C/C++ Help

Discussion in 'Mac Programming' started by kashmoney2006, Dec 15, 2007.

  1. kashmoney2006 macrumors regular

    Joined:
    Dec 12, 2007
    #1
    So I wanted to learn how to code in C/C++. I have taken a couple classes on programming in java, but nothing in C/C++. The question I have is what should I use to write/compile/run my C code? For java i currently use Eclipse, although I have Xcode. I just dont use Xcode because it is a little too much for the programming that I do right now. So is Xcode a good IDE to get myself started in C/C++, or would you suggest something else? And if anybody has any other suggestions and/or help to share, feel free to let me know about it. Thanks.
     
  2. kainjow Moderator emeritus

    kainjow

    Joined:
    Jun 15, 2000
    #2
    Xcode is probably easiest to get started. Go to File > New Project, then select C++ Tool under Command Line Utility (Xcode 3). Then you can click Build and Go in the toolbar and it should compile and run. From there you can start adding code to the default template.
     
  3. yeroen macrumors 6502a

    yeroen

    Joined:
    Mar 8, 2007
    Location:
    Cambridge, MA
    #3
    If you want to stick with using an IDE, then yes Xcode is the one to use.

    TextMate is a good choice if you just want an editor.

    Call me old-school, but unless I'm doing GUI layout, I prefer to work in the terminal with vim/emacs, make, and svn for configuration management.

    The terminal gets in my way quite a bit less than a complex IDE.
     
  4. kashmoney2006 thread starter macrumors regular

    Joined:
    Dec 12, 2007
    #4
    Im not sure how terminal works. Does it work with java code? could i just copy and paste java code into terminal and run it?
     
  5. ledd macrumors newbie

    Joined:
    Dec 26, 2006
    #5
    Almost. If you have java installed you can simply open up a text editor such as "Text Edit" write your java code and save as lets say hello.java.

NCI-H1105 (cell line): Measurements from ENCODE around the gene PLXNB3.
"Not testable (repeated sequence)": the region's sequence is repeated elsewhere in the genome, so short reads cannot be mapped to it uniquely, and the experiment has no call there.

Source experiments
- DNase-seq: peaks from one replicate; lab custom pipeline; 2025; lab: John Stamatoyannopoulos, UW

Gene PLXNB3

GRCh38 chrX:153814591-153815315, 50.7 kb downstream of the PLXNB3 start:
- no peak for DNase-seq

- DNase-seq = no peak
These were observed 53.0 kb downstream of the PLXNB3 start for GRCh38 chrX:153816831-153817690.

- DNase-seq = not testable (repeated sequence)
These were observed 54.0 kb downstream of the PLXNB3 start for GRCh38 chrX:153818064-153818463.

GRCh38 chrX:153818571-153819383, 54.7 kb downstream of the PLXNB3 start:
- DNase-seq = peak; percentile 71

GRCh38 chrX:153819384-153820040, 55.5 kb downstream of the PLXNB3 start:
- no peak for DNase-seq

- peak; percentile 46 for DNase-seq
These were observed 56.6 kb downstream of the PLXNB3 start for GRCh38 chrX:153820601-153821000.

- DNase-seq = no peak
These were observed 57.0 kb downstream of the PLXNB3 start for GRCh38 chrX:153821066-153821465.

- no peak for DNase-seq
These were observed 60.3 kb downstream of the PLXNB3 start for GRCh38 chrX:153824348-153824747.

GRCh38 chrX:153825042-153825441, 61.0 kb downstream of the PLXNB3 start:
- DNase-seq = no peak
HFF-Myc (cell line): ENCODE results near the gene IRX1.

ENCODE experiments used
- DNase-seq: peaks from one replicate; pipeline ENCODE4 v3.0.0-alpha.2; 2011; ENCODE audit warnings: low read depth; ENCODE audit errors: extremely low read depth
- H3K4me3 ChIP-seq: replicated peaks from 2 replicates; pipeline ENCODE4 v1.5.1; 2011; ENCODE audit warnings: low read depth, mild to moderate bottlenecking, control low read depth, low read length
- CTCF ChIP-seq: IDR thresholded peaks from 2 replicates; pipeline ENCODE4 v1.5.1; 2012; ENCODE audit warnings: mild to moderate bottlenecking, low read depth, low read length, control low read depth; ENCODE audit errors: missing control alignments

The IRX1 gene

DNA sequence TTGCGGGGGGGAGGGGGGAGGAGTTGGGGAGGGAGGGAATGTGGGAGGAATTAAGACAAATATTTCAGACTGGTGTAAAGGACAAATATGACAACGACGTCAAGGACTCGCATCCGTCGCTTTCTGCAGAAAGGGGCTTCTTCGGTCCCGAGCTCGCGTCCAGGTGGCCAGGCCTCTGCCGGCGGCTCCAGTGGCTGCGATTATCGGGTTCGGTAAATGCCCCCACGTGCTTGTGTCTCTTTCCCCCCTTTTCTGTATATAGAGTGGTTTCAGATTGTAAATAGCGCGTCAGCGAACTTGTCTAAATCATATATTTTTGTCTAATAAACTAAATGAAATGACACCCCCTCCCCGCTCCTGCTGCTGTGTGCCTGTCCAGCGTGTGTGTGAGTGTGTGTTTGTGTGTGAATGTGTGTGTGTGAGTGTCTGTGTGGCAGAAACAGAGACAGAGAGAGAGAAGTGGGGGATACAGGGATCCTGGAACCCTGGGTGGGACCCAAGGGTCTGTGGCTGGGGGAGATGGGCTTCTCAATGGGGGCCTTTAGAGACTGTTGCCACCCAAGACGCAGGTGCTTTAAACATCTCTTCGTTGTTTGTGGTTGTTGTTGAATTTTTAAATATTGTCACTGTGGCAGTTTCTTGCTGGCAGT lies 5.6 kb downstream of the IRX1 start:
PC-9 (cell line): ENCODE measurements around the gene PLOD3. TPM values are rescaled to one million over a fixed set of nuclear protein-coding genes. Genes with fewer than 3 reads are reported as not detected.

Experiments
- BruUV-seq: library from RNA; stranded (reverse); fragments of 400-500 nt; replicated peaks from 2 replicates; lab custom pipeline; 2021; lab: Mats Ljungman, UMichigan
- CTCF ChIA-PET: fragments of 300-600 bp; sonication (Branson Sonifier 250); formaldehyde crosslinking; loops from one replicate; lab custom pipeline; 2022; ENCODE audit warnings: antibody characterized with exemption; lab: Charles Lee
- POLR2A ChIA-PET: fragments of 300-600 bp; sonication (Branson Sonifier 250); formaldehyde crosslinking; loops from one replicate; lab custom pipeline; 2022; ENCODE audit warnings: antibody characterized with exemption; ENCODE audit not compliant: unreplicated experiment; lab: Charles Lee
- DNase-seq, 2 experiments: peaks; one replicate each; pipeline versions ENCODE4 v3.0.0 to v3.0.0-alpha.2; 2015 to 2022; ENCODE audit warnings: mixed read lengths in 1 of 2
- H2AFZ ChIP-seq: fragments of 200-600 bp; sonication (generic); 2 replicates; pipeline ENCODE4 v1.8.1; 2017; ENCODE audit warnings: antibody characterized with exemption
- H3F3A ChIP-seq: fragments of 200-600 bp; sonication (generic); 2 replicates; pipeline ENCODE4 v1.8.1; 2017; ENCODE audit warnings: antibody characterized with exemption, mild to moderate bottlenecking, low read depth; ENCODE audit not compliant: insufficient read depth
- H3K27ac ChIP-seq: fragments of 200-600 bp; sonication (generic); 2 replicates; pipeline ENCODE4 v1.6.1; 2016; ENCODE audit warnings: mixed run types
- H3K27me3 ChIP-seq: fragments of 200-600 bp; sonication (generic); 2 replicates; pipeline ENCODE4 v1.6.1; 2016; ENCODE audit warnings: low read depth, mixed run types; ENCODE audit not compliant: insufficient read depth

Then in terminal go to the location of where the .java file is and type
    javac hello.java

    This will then compile your java code and create the .class files then you can run it by typing
    java hello

    In terms of an editor, eMacs and Vim are great.

    I advise learning c/c++ with terminal and emacs. Xcode is great but I would use it later when you have the hang of c/c++.
     
  6. kashmoney2006 thread starter macrumors regular

    Joined:
    Dec 12, 2007
    #6
    So heres what i got when trying to run a program in terminal:


    Last login: Sun Dec 16 00:01:47 on ttys000
    prakash-suryas-computer:~ prakashsurya$ javac /Users/prakashsurya/Documents/CS 171/WelcomeApp.java
    javac: invalid flag: /Users/prakashsurya/Documents/CS
    Usage: javac <options> <source files>
    where possible options include:
    -g Generate all debugging info
    -g:none Generate no debugging info
    -g:{lines,vars,source} Generate only some debugging info
    -nowarn Generate no warnings
    -verbose Output messages about what the compiler is doing
    -deprecation Output source locations where deprecated APIs are used
    -classpath <path> Specify where to find user class files
    -cp <path> Specify where to find user class files
    -sourcepath <path> Specify where to find input source files